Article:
By the end of March, Seattle will no longer have a public bike share system. Mayor Ed Murray announced Friday night the city will take $3 million set aside to replace its struggling Pronto system and instead put the money to work making bicycling and pedestrian improvements across Seattle. The $4.4 million budget required to start the system in 2014 and the $1.4 million approved last March to keep the system afloat? Poof.
“This shift in funding priorities allows us to make critical bicycle and pedestrian improvements — especially for students walking and biking to school,” Murray said in a statement. “While I remain optimistic about the future of bike share in Seattle, today we are focusing on a set of existing projects that will help build a safe, world-class bicycle and pedestrian network.”
The announcement said the bike share money will be doled out to four projects slated to start this year:
- Adding pedestrian safety improvements, including traffic calming and crosswalk improvements, at 19 schools through the Safe Routes to School Program.
- Completing a missing link of the 4th Avenue bicycle lane and extension to Vine Street.
- Accelerating design and outreach for the east/west connections in the Center City bicycle network.
- Improving accessibility in Pioneer Square by adding curb ramps at key locations.
While bicycling in Seattle — even through its icy winter — remains as strong as ever, the financial loss coupled with what will amount to three lost years is a blow to the city’s urbanist culture. The money includes $2.5 million from Alaska Airlines for what was supposed to be a five-year sponsorship deal, a $1 million federal grant, $750,000 from the state, and a $500,000 sponsorship from Seattle Children’s Hospital plus membership and usage fees.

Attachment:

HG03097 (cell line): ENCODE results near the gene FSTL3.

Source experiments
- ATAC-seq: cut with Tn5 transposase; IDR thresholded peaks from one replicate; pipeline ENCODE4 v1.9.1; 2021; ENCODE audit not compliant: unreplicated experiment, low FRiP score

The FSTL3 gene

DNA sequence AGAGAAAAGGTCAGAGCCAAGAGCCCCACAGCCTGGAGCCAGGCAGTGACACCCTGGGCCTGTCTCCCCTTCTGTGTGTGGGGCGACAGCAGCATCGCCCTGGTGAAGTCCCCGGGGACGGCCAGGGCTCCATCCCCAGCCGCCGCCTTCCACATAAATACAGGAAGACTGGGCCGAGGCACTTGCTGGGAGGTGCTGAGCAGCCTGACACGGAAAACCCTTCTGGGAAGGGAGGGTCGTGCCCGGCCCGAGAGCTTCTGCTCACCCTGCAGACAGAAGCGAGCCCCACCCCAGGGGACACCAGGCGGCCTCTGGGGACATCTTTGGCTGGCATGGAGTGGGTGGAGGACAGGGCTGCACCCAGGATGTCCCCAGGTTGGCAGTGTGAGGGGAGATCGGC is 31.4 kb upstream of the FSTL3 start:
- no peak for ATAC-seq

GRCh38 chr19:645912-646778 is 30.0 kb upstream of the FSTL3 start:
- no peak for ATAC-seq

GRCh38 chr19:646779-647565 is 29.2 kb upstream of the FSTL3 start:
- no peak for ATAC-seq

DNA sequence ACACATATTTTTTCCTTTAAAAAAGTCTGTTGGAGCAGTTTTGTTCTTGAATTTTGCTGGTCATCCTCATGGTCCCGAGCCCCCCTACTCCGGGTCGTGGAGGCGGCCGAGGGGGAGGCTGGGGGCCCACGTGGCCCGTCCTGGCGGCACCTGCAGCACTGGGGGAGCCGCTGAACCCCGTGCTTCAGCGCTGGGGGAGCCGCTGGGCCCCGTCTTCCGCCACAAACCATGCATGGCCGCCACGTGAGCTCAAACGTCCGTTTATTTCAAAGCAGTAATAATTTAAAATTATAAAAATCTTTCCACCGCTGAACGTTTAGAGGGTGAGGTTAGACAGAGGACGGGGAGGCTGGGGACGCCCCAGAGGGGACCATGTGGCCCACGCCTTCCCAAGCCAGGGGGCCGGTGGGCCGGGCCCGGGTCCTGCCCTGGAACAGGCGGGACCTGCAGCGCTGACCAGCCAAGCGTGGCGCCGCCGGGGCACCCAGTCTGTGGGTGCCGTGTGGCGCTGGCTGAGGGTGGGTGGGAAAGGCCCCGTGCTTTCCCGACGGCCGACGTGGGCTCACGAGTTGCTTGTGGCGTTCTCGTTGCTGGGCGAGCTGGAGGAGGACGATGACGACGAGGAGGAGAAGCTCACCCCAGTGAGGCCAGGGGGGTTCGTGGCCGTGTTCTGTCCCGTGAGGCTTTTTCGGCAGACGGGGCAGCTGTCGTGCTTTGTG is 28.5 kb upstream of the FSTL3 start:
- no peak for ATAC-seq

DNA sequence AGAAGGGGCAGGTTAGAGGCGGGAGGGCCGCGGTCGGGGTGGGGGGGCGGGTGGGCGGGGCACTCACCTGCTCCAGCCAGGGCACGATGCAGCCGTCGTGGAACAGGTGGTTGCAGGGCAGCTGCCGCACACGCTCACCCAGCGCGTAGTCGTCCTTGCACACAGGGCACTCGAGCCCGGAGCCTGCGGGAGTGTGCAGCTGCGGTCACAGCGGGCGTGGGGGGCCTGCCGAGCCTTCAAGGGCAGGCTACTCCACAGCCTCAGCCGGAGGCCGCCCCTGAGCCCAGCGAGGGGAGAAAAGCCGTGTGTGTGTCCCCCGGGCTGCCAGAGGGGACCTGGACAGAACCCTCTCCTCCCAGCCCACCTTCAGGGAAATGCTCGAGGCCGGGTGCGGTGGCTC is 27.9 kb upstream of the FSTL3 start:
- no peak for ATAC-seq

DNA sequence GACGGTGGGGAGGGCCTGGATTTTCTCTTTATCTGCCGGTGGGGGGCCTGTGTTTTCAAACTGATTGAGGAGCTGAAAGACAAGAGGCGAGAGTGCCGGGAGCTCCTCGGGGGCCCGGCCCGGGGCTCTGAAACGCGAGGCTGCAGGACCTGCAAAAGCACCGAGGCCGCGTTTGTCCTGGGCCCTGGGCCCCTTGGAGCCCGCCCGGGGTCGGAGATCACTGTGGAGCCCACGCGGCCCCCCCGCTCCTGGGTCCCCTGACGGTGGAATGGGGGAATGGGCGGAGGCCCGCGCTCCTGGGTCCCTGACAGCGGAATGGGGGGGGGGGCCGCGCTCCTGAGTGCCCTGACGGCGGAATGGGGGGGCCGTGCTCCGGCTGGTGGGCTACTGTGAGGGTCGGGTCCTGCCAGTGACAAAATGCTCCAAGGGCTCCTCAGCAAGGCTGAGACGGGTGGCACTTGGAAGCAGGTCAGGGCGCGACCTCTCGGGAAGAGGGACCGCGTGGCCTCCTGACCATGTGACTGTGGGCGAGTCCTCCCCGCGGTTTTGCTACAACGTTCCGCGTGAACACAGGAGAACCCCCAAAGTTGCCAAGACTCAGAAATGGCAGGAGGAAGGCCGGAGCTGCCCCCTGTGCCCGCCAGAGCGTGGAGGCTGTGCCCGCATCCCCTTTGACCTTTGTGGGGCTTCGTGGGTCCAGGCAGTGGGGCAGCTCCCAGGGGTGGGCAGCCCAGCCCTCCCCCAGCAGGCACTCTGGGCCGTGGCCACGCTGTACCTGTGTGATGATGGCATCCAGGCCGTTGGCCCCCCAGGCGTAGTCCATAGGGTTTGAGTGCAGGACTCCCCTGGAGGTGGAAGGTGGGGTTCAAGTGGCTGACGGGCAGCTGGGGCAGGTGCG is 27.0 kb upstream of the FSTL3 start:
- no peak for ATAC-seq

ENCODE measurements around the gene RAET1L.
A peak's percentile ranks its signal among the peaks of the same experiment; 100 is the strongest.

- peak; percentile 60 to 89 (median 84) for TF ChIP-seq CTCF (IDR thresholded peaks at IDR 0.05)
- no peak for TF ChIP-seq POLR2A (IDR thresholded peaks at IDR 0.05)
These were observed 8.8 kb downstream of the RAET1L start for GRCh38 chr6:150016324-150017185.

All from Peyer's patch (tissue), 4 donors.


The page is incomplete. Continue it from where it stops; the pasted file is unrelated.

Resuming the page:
The failure is a bad look in comparison to Seattle’s Pacific Northwest neighbors. “It is also poor timing for Seattle to abandon bike share right as Vancouver and Portland are launching their systems,” the Seattle Bike Blog writes. “Where once Seattle was the only large Pacific Northwest city with bike share, it will now be the only one without it.”
Pronto launched in the fall of 2014 with 54 stations and 500 bikes including 10 stations around Capitol Hill. Annually, the system served roughly 3,000 members and many more non-members. The bikes made about 140,000 trips per year, generating more than $600,000 in revenue. UPDATE 1/16/2017: To answer an issue raised in comments, the 3,000 member number represents the total at the end of Pronto’s first year of service. By the time the city was contemplating taking over Pronto in spring of 2016, there were closer to 1,900 members. The system ended its first year with more than 3,000 annual members, but many have not renewed,” the Seattle Bike Blog wrote of the discrepancy.
Those numbers fell short of projections made in 2012 by Alta, a company contracted by the City that was formerly run by Seattle Department of Transportation director Scott Kubly. For the same sized system Seattle is about to shut down, Alta projected bike share would support 4,000 members, 446,000 annual trips, and produce $860,000 in revenue.
Why did the system struggle? Hard to say, exactly. Pronto gamely worked to overcome the challenge of meeting helmet requirements with a cumbersome combo-locked box and “helmet return” dump. Capitol Hill is a hill. So is Queen Anne. Etc. It rains here a lot. Etc. Stations weren’t in the right locations. Etc. Station density was a problem leaving many users wasting time riding out of their way to park their bike. But it also had its days. CHS enjoyed it the most on a nice day with either a long walk or a public transit ride ahead — downhill. Those bikes are heavy beasts.
Putting together the city’s 2017 budget, the plan was to fix some of that with a new system that would include electric bikes and spreading stations into neighborhoods including the Central District. With Friday night’s announcement, that plan is finished, members will receive a prorated refund after the March 31st shutdown, and the stations will be removed, possibly restoring — rejoice, ye drivers — a few parking spaces.